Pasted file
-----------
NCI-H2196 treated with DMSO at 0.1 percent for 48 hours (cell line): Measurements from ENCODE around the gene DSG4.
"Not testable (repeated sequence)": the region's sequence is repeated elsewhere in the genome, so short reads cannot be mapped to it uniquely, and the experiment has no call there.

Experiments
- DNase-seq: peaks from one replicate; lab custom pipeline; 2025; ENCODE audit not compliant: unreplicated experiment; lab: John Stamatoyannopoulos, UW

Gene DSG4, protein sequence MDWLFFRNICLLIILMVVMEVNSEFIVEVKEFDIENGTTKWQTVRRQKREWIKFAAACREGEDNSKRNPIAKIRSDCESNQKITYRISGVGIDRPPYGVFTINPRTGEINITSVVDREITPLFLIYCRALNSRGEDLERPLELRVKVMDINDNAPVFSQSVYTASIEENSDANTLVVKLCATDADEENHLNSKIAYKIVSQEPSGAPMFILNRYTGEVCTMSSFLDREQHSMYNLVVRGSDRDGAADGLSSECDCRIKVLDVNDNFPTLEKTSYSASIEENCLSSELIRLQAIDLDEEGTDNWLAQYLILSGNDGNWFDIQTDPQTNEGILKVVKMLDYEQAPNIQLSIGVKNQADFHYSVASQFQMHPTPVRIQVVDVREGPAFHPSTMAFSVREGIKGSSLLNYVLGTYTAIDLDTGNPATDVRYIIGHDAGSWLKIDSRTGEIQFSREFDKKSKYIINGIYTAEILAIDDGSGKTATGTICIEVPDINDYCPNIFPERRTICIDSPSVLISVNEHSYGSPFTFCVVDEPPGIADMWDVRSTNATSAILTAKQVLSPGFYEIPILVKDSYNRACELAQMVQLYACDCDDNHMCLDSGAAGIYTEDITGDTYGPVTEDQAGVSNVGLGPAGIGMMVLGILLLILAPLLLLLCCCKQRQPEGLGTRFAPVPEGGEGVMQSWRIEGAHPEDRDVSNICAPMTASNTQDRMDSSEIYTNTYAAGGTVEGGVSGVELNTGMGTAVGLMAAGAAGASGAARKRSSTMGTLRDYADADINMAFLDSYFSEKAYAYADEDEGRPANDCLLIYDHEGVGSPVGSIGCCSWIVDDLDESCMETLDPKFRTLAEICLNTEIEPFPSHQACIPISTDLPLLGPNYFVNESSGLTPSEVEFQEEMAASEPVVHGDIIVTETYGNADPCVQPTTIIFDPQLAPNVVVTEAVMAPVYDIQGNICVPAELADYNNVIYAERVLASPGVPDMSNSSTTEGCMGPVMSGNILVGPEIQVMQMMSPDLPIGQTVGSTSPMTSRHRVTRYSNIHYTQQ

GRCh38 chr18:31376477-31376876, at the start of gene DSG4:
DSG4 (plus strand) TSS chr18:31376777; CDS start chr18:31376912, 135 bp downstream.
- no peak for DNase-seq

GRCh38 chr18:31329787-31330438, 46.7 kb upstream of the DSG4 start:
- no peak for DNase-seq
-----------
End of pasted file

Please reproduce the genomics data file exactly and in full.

NCI-H2196 treated with DMSO at 0.1 percent for 48 hours (cell line): Measurements from ENCODE around the gene DSG4.
"Not testable (repeated sequence)": the region's sequence is repeated elsewhere in the genome, so short reads cannot be mapped to it uniquely, and the experiment has no call there.

Experiments
- DNase-seq: peaks from one replicate; lab custom pipeline; 2025; ENCODE audit not compliant: unreplicated experiment; lab: John Stamatoyannopoulos, UW

Gene DSG4, protein sequence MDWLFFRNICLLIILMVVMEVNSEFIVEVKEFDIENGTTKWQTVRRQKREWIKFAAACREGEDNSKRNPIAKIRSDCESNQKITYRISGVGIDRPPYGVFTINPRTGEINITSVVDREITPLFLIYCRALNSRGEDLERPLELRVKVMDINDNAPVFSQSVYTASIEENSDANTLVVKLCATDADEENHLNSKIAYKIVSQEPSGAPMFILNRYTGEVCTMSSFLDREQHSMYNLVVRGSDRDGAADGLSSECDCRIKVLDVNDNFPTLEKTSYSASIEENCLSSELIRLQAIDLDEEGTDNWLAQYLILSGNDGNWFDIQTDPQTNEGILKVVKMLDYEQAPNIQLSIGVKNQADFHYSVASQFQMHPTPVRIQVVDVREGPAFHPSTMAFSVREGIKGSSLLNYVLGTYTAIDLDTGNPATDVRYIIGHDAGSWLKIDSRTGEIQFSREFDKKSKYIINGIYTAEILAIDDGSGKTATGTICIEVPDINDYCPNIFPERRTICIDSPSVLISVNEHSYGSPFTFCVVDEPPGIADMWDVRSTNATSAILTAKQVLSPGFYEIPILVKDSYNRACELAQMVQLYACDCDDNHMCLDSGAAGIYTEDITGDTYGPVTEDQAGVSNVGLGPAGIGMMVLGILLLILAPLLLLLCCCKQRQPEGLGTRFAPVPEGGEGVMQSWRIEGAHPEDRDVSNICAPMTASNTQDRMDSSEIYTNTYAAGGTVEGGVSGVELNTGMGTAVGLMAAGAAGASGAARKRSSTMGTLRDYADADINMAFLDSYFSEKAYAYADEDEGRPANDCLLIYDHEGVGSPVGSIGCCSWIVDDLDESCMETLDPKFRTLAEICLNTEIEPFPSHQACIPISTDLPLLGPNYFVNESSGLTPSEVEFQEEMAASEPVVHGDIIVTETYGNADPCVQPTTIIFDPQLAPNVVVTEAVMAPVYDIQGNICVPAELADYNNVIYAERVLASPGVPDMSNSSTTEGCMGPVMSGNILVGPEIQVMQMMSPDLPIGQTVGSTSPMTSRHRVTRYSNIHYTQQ

GRCh38 chr18:31376477-31376876, at the start of gene DSG4:
DSG4 (plus strand) TSS chr18:31376777; CDS start chr18:31376912, 135 bp downstream.
- no peak for DNase-seq

GRCh38 chr18:31329787-31330438, 46.7 kb upstream of the DSG4 start:
- no peak for DNase-seq